Likewise with water. A water catchment system could be purified for drinking purposes if necessary, but the preferred use for me would be for watering a garden. I'd like a greenhouse for growing edible vegetables and having a greenhouse means critters can't eat your produce because it's locked away.  Having a water catchment system would provide a nice traditional or hydroponic garden environment with fresh rainwater. 

Several of my friends have properties with live springs that produce a fair amount of fresh water. The key is devising a catchment system that doesn't harm or impede the flow of the spring but that allows you to pump water to a purification station and ultimately into the home.

5. I don't rule out the idea of a solar water heating setup. We had that for nearly 10 years in our last home, and when it worked it worked well. I think the equipment and technology has advanced greatly but like with many things of this nature, proper design is the key. Ours was an after the fact install, and the piping and such could have been done better. Another good idea and a lot less trouble and maintenance would be an on demand hot water heater.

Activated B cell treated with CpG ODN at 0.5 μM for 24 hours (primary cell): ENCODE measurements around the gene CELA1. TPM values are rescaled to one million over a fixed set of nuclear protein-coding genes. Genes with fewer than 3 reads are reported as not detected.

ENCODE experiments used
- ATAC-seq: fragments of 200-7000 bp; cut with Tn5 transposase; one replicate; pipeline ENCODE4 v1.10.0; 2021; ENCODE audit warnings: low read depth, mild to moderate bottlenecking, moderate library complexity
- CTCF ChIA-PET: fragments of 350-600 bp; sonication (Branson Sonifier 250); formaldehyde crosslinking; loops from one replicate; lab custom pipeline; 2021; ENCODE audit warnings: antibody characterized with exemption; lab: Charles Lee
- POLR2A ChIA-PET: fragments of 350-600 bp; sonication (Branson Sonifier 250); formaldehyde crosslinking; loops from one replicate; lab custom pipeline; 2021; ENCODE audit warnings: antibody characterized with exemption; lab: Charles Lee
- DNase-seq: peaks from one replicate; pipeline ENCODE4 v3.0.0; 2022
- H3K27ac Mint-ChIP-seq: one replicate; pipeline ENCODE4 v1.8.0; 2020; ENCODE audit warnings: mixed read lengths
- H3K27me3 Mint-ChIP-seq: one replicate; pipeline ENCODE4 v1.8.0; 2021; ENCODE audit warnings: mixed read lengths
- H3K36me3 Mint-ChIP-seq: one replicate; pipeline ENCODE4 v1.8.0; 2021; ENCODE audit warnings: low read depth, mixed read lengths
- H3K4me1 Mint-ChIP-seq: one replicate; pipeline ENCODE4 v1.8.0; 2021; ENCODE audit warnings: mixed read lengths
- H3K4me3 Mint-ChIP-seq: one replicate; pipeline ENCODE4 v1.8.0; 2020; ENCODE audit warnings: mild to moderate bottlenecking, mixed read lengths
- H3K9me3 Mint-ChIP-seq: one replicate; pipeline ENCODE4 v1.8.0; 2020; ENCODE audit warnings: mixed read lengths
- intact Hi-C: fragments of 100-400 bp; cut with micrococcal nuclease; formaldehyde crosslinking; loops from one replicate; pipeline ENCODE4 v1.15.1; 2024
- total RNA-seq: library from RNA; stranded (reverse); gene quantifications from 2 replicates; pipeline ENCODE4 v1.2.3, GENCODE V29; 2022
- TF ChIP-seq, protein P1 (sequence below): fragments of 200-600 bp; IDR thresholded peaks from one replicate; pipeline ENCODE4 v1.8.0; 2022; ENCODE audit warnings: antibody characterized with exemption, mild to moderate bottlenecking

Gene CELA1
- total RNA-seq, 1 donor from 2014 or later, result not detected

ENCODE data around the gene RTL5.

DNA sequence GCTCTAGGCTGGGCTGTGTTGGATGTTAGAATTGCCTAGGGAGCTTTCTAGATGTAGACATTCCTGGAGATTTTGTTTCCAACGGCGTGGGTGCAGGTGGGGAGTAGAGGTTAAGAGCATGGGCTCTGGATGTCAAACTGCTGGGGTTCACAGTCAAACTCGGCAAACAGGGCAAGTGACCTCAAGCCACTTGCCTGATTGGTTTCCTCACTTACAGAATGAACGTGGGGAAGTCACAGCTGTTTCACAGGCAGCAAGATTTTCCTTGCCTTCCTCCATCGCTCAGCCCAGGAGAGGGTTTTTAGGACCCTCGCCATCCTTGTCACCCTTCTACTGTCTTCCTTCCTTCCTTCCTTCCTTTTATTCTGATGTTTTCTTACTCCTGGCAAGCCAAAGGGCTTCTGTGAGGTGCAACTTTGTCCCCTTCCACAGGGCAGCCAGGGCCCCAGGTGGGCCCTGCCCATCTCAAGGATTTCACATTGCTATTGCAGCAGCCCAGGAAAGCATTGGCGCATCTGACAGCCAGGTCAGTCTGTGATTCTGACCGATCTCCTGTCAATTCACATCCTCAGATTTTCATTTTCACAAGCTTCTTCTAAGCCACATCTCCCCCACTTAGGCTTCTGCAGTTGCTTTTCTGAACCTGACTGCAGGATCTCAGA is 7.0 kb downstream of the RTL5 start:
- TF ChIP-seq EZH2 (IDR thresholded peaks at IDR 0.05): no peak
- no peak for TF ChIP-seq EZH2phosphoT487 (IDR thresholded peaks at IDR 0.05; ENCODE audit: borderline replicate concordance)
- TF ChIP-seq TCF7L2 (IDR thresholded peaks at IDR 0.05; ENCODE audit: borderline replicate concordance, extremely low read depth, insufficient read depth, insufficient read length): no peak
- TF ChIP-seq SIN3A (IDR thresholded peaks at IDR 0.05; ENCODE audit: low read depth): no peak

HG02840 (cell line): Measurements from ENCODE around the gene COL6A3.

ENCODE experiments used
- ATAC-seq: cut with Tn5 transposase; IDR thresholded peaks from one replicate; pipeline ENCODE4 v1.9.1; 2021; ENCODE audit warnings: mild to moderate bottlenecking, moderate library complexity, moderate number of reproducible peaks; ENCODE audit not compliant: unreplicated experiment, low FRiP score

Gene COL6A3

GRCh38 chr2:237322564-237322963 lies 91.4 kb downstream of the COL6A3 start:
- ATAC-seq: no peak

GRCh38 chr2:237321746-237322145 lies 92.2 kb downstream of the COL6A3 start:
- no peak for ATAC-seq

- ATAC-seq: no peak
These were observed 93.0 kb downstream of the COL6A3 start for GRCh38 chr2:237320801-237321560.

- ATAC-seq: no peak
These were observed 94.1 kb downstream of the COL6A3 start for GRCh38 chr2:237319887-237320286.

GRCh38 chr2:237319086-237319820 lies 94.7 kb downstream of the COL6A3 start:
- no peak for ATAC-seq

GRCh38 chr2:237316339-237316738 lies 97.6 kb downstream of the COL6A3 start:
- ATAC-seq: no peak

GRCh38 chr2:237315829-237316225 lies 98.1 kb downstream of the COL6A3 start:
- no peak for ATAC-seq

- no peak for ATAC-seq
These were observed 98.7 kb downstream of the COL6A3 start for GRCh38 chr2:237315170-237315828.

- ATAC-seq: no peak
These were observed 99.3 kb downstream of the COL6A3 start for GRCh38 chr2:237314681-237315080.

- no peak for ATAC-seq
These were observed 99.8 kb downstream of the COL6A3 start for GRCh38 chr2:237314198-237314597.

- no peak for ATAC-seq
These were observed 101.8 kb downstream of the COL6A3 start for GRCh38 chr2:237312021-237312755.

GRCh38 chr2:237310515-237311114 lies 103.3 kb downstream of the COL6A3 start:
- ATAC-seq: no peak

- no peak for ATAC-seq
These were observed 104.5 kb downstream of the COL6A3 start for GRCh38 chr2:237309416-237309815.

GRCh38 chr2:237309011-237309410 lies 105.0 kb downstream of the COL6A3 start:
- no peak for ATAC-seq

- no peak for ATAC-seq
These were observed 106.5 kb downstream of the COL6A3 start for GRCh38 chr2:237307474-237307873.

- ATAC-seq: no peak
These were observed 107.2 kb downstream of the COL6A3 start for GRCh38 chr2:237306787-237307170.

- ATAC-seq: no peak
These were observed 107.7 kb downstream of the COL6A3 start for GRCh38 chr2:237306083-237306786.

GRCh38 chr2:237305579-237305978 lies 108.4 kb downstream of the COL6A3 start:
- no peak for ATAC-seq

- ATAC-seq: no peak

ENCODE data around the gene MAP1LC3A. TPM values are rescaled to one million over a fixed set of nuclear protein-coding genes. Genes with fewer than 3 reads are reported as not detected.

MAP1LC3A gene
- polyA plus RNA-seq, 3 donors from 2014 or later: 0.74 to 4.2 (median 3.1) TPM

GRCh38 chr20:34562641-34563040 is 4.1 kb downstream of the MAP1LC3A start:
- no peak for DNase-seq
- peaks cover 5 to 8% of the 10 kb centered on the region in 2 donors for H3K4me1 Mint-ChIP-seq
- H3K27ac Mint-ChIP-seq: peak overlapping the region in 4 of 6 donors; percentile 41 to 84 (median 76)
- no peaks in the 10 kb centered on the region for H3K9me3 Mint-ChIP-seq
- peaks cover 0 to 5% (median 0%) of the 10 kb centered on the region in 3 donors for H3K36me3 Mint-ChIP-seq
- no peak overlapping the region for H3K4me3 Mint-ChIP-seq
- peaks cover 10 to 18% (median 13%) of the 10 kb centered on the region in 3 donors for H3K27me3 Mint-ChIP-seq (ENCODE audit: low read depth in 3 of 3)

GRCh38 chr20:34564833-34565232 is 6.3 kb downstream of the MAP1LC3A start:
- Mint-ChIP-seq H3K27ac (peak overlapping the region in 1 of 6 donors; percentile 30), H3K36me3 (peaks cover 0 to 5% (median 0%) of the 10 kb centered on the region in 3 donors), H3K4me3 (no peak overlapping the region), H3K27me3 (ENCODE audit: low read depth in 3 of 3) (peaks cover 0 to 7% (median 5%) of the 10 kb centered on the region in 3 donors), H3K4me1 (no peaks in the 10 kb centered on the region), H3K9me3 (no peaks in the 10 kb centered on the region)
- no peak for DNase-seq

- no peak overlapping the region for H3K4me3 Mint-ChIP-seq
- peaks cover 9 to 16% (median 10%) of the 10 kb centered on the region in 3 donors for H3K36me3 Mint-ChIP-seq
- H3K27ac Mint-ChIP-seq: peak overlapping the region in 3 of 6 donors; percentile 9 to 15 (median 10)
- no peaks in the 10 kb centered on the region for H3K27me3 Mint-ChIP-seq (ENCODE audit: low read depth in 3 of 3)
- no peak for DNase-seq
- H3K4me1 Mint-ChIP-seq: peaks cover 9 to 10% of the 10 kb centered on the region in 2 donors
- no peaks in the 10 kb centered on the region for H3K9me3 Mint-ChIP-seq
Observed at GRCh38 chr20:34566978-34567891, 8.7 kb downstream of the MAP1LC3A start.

6. Other ideas I'd like to explore are having wood burning stoves to heat the large rooms of the house during really cold weather and I'd like to check are in-the-floor heating systems.

7. Not knowing what the future may be, and I'll stress I'm not a "prepper", all kinds of terrible things could happen in this nation that could impede the delivery of food, power, water, etc and cause any level of social breakdown from minimal to horrible. It'd be nice to have a generator system and wood heating abilities and alternate sources of water and electricity at your home, in addition to the storage of a supply of food, in case any of the above are ever affected.